Events move the markets, not technicals.

A Goldman Sachs upgrade will move price a lot more than any whizz bang MACD, Stochastics, pin bar or support and resistance ever will.

Of course, Wall St will benefir from anyone who refuses to believe this as the TA mantra is all part of the house edge.
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Old Jan 15, 2010, 6:46pm   #70
 
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Re: Wall Street = Casino. Minus Sum Game.

DionysusToast started this thread
Quote:
Originally Posted by D70 View Post
Hi DionysusToast,
Regarding your posts and thoughts. I have a slightly different angle on it that doesnt often come up when people talk about markets and making a profit.

Most people are looking for a "strategy" or "system" or my least favourite term, an "edge".

But I think people should look to "provide a service", only then will you be likely to make the minus sum game into a positive sum game (in my humble opinion).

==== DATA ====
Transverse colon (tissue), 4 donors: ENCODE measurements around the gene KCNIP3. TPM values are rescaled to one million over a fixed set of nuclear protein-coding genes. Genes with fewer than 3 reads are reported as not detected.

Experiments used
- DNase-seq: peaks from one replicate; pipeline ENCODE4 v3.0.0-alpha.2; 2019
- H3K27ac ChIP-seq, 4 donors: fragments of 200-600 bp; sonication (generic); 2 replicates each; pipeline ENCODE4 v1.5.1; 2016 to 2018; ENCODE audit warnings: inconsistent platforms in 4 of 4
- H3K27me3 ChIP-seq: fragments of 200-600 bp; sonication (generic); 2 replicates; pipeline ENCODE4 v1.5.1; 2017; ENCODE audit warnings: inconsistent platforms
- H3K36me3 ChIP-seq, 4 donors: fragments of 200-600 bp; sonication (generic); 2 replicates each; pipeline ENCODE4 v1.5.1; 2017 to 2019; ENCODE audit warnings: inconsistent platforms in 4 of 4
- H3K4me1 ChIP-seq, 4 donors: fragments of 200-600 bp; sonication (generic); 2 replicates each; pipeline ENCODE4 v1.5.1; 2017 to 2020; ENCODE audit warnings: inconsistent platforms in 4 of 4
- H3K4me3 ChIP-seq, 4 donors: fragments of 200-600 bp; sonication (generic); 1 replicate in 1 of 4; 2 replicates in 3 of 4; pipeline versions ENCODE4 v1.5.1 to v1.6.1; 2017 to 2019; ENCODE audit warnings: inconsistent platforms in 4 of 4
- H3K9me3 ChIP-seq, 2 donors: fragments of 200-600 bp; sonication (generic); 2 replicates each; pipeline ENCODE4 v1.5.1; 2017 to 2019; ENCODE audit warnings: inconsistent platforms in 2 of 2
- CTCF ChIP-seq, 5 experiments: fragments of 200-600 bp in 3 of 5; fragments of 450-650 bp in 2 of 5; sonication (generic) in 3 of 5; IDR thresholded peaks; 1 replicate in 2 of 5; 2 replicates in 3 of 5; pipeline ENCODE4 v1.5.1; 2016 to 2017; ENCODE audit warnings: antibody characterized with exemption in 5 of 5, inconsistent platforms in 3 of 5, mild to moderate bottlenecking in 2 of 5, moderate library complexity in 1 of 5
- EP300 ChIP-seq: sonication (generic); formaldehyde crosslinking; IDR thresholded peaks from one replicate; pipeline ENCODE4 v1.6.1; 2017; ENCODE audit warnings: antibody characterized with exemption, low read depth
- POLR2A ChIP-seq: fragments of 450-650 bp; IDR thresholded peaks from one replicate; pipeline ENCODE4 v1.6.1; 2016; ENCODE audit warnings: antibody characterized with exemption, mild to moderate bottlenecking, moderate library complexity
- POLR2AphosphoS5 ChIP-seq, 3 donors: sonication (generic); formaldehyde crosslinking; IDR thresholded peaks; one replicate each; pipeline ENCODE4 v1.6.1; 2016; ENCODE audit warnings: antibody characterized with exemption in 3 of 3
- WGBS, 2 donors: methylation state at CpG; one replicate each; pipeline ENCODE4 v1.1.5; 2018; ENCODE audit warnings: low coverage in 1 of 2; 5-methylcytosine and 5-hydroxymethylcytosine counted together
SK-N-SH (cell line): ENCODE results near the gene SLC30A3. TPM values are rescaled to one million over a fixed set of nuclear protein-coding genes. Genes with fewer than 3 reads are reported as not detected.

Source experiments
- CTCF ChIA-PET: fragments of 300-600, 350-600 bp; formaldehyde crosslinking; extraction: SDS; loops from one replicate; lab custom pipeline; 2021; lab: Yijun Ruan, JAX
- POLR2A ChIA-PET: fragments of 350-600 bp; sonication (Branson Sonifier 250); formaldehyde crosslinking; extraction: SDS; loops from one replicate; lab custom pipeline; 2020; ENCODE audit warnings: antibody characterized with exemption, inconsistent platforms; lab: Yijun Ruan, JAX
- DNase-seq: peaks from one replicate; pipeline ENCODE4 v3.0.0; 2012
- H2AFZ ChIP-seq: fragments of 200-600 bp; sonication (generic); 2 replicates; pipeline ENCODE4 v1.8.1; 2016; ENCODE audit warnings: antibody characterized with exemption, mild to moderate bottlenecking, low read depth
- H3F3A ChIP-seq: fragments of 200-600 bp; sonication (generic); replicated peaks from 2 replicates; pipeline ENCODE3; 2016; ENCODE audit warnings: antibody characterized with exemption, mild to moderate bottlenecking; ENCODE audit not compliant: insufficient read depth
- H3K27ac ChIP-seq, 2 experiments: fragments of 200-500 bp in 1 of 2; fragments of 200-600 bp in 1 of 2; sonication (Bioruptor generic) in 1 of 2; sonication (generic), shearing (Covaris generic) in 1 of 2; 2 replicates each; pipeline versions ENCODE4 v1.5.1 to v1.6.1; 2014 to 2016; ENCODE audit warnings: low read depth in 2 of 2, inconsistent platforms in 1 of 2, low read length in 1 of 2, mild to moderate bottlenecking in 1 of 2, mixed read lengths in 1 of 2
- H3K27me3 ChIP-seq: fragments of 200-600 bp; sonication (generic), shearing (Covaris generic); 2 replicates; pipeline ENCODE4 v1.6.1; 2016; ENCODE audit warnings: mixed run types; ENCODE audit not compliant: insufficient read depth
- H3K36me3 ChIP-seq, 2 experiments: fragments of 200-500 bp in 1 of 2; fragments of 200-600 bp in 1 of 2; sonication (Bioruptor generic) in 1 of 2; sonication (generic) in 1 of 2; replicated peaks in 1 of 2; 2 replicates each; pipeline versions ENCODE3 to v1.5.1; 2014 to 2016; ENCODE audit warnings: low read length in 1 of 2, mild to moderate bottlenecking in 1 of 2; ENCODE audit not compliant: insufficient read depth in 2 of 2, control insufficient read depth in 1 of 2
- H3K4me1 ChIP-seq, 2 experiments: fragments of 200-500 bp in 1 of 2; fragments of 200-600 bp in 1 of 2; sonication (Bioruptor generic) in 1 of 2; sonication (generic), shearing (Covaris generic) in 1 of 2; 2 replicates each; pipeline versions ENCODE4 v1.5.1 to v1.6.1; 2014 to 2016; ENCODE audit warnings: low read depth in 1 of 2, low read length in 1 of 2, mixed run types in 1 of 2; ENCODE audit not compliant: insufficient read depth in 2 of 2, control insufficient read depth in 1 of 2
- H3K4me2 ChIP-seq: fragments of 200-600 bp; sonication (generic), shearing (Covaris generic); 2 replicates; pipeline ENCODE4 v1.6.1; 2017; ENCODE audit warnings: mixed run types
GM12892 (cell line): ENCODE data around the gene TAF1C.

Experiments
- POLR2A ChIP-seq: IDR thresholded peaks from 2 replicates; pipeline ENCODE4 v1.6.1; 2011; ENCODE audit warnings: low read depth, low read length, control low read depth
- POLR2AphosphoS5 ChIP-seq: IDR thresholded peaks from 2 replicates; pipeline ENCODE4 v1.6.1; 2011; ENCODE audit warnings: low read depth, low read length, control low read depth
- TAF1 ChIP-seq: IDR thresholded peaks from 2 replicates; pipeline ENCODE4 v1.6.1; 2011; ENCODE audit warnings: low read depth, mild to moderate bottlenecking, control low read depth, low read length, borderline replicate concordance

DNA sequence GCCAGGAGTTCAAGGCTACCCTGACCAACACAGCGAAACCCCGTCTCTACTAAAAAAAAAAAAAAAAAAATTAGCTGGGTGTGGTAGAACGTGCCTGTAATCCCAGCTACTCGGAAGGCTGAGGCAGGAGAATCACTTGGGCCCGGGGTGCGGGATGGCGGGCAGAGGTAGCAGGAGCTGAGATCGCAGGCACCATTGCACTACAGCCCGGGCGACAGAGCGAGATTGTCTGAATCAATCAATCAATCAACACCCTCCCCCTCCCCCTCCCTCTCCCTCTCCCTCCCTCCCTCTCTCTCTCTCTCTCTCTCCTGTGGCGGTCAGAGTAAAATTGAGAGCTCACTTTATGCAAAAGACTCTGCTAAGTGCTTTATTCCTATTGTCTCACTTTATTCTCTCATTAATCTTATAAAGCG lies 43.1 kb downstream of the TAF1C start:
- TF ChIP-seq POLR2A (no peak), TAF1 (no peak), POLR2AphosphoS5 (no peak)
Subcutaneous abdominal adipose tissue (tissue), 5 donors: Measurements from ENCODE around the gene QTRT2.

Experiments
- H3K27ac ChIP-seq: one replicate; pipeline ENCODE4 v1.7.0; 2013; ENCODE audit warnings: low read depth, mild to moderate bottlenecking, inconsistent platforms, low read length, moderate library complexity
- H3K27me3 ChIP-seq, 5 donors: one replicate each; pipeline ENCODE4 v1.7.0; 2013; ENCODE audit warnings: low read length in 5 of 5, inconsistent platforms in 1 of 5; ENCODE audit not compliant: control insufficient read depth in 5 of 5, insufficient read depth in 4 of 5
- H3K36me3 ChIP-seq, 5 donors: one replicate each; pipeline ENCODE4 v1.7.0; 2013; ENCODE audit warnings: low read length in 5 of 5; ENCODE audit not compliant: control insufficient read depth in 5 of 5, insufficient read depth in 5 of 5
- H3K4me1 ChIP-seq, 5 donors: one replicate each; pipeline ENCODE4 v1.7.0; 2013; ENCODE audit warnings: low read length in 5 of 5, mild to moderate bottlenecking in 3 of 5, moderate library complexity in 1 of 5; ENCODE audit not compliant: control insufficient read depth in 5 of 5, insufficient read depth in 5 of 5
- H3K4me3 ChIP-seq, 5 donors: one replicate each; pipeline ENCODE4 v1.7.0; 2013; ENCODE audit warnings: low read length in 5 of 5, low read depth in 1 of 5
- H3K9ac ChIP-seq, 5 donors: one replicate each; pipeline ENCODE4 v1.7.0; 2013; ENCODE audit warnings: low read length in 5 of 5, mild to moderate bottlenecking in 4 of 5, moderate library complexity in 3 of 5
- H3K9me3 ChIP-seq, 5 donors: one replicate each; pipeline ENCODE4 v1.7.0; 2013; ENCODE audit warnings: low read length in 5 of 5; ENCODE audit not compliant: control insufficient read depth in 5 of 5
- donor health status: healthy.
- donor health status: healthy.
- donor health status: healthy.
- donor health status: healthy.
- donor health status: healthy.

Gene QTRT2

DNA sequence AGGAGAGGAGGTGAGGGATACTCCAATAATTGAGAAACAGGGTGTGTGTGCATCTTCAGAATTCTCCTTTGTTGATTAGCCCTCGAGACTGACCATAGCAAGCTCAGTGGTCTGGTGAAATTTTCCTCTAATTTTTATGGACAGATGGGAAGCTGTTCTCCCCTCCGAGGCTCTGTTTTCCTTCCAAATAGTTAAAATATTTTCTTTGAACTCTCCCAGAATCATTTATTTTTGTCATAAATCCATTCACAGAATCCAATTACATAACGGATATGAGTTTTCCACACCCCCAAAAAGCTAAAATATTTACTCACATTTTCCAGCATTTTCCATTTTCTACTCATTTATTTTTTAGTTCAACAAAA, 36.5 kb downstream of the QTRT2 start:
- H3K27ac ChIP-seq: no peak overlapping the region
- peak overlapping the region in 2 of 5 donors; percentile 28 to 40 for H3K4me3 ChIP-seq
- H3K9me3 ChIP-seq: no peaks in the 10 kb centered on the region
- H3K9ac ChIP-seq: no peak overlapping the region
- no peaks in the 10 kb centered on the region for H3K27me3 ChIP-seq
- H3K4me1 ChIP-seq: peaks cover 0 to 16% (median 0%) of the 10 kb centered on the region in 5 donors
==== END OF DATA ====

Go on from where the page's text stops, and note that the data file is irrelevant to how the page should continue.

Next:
So, for example, spreadbetting firms provide a service, and take 2 pips (or whatever per trade), thanks very much, profit. Banks run a similar setup. They are middle men in the most part and make a handsome profit providing that service.

So how do traders provide a service?

Well, some traders buy when things are priced incorrectly (the warren buffett's of this world take the long term, swing traders the short term). Some traders provide liquidity (scalpers)... some traders trap animals (bears / bulls), some traders provide momentum (big swinging diks)... etc etc. i am definitely of the thinking that you have to provide a service. Otherwise you are just another guy plugging dollars into the banks / spreadbetters / profitable traders pockets.

So question to ask yourself.... what service does my trading provide the market?
That's a very interesting way of looking at things.

One of the things I look at now, which occurs every few weeks would be the provision of a service too. That's me buying things from institutions that didn't want those things in the first place. They just got saddled with them.

This sounds like a poor service to provide but it's actually a decent trade.